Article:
Congress backs measure condemning white nationalists. When will it address antifa or black supremacists? (Associated Press)
Black Lives Matter targets Jefferson statue at University of Virginia (Richmond Times-Dispatch)
DOJ won’t bring charges against Baltimore officers in Freddie Gray case (The Baltimore Sun)
Clinton State Department silenced contractors on Benghazi security lapses (Fox News)
Clinton lawyers to be investigated over possible destruction of evidence (Hot Air)
Supreme Court says Texas need not draw new districts now (The Washington Post)
Supreme Court preserves Trump travel ban’s refugee limits (The Washington Times)
Seattle’s homosexual Democrat mayor resigns after fifth sexual abuse allegation (CNS News)
Texas prof resigns from law firm after tweeting he’d be “ok” with DeVos sexual assault (Fox News)
33% of Americans can’t name any of the three branches of government (Townhall)
Policy: How Congress should clarify and expand the ACA’s state innovation waivers (Manhattan Institute)
Policy: When high schools shaped America’s destiny (City Journal)
For more, visit Patriot Headline Report.
By Louis DeBroux
After a dozen years without a major hurricane, the U.S. has been hit hard in recent weeks, getting rocked first by Hurricane Harvey in Texas, and then Hurricane Irma hitting Florida. In both cases, the storms destroyed thousands of homes and impacted millions of lives. And in both cases, ordinary Christians beat government to the scene to aid victims.
What the average American news consumer may not know is that faith-based relief groups have provided roughly 80% of the aid. Methodists, Presbyterians and other denominations sent out relief crews to help with cleanup after Harvey. Samaritan’s Purse, the Christian non-profit founded by the Reverend Franklin Graham, brought a convoy of trucks loaded with food, chainsaws and other goods. Seventh Day Adventists began dispersing bottled water, diapers, clothing and other supplies. Mormons have also gotten in on the act, providing truckloads of water, hygiene kits and other relief supplies for the victims of Hurricane Harvey, as well as opening up their church buildings as command centers for coordination of relief efforts. They will also be sending in thousands of volunteers to help with the cleanup and recovery from these storms.
Beyond the U.S., Baptist volunteers are already on the ground in the Caribbean, assessing needs there.
That’s just scratching the surface.
It’s amazing to see churches and their volunteers already on site giving assistance before FEMA shows up. Many of these Christians are veterans of previous disaster relief efforts, able to assess needs and get to work without waiting on government bureaucrats for direction. Often times, FEMA plays a supporting role in the work the churches have begun. This is the essence of the American spirit, and of the Christian spirit — self-reliance and charity working hand in hand.
While the victims of these disasters rejoice at the sight of these Earth-bound angels come to provide assistance, not everyone is pleased at non-government-authorized charity. Some have sought to prohibit churches from receiving federal funds to aid in their disaster relief efforts.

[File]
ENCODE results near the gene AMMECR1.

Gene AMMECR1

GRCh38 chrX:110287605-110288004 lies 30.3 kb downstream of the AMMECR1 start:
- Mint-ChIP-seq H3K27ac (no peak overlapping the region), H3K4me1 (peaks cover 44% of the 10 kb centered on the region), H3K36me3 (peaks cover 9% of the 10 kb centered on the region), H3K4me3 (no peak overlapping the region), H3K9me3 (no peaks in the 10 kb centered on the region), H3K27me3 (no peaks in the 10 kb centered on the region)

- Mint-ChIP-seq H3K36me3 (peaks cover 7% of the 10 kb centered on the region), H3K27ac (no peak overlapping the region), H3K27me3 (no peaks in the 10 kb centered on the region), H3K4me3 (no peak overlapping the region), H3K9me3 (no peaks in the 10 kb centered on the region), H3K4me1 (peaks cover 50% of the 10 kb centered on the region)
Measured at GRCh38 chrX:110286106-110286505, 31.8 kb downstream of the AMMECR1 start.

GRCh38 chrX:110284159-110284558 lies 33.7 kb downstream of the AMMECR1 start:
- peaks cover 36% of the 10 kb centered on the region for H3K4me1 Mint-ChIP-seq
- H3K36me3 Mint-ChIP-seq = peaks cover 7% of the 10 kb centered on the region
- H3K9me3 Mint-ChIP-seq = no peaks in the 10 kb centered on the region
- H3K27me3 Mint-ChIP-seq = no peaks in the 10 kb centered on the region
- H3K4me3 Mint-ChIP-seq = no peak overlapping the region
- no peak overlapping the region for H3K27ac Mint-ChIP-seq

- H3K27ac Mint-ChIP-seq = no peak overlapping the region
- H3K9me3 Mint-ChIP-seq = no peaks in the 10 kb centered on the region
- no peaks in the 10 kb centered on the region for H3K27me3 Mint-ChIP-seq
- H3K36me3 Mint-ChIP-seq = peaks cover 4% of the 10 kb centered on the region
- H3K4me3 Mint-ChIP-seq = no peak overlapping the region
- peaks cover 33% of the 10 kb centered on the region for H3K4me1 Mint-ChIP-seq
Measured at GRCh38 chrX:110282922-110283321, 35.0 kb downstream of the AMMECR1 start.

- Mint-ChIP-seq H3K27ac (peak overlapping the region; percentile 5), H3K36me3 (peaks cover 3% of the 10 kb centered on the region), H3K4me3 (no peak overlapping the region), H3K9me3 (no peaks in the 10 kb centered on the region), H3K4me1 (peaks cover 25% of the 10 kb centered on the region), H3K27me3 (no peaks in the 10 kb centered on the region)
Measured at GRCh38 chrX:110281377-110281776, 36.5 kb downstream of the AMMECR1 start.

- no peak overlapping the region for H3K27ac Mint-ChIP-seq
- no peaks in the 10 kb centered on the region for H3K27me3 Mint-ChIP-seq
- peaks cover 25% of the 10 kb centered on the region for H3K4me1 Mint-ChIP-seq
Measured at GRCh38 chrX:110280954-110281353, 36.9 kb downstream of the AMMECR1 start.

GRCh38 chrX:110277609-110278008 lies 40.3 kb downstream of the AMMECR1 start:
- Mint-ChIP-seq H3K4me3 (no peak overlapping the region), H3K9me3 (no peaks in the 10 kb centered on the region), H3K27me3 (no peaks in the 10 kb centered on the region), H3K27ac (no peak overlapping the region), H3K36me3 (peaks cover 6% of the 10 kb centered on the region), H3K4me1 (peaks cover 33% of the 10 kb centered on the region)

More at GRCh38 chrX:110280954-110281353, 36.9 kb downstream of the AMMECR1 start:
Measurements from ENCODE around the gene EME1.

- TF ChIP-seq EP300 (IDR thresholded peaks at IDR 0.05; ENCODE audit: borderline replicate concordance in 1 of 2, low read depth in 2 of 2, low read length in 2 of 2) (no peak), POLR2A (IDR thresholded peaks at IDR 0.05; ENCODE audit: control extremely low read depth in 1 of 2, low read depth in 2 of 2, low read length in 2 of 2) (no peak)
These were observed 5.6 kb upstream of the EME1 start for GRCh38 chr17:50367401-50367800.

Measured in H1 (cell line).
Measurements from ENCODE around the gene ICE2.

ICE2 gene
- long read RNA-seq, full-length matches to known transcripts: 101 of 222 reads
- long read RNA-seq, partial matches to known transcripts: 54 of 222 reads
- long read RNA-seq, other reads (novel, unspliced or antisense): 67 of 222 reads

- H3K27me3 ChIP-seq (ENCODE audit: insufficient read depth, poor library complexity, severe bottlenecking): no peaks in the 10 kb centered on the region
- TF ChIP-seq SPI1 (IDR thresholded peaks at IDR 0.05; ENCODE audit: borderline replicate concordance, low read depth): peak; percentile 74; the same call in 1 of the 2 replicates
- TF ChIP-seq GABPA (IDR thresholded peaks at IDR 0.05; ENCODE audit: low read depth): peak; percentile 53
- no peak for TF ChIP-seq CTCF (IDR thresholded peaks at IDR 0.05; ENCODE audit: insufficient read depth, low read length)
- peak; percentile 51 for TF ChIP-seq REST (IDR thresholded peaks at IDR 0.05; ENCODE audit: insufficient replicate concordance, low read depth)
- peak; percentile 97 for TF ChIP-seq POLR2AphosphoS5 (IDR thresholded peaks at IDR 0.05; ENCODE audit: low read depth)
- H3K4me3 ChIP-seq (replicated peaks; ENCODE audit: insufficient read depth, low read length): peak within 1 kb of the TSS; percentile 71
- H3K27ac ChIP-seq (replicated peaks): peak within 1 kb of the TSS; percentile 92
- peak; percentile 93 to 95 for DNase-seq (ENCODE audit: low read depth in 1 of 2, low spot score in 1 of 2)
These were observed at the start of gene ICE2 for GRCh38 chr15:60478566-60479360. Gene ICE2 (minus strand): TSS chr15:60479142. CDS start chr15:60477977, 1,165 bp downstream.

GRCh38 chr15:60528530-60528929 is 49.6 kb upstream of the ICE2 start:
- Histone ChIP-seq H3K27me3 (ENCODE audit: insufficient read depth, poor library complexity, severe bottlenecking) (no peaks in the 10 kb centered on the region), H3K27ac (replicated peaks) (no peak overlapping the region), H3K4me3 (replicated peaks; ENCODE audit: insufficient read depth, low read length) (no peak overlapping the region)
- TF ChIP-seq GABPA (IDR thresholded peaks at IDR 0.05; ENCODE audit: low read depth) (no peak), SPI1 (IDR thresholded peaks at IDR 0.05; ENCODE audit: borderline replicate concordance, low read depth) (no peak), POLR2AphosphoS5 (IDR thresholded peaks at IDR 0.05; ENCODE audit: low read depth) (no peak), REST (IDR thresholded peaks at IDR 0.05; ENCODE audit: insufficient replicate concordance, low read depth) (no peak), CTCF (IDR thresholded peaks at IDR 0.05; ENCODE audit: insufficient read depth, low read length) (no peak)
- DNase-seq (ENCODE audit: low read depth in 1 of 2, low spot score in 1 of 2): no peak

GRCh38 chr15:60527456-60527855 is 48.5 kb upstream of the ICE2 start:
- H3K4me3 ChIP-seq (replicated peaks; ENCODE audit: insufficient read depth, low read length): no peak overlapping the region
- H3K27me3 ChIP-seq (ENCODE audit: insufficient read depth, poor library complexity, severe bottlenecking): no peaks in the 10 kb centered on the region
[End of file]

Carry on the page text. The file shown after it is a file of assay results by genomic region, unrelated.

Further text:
As of now, FEMA guidelines prohibit federal aid from going to any institution that allocates more than half of its space to “religious programming,” which would obviously include virtually every church. This despite the fact that many of the same churches being denied federal funds have already opened up their facilities to victims of these disasters and as coordination centers for relief efforts. Several churches are suing.
Last Friday, President Donald Trump tweeted the following message on the subject: “Churches in Texas should be entitled to reimbursement from FEMA Relief Funds for helping victims of Hurricane Harvey (just like others).”
(We’ll offer the caveat that churches should do and are doing what they can whether backed by the feds or not.)
Sen. Ben Sasse (R-NE) also highlighted the unfairness of targeting for discrimination the very religious organizations that are doing the most to alleviate suffering. “This policy discriminates against people of faith. It sends the message that communities of worship aren’t welcome to participate fully in public life,” he said. “It reduces the facilities and volunteers time, talent, and effort available to support the broader community. And it is inconsistent with the Supreme Court’s recent 7-2 ruling in Trinity Lutheran. … In other words, it is unconstitutional. It is unreasonable. And it is impeding ongoing recovery efforts.”
Americans United for the Separation of Church and State, a militant secularist organization seeking to eradicate every last vestige of religion, and specifically Christianity, from American public life, has actually condemned allowing faith-based charities the same access to government resources that non-religious groups enjoy.
Barry Lynn, founder of the anti-religious group, made the following statement, stunning in its abject contempt for religion and its heartlessness toward the victims these Christian groups assist: “We know a lot of people in Texas are suffering, and we are sympathetic. But the fact that something bad has happened does not justify a second wrong. Taxpayers should not be forced to protect religious institutions that they don’t subscribe to.”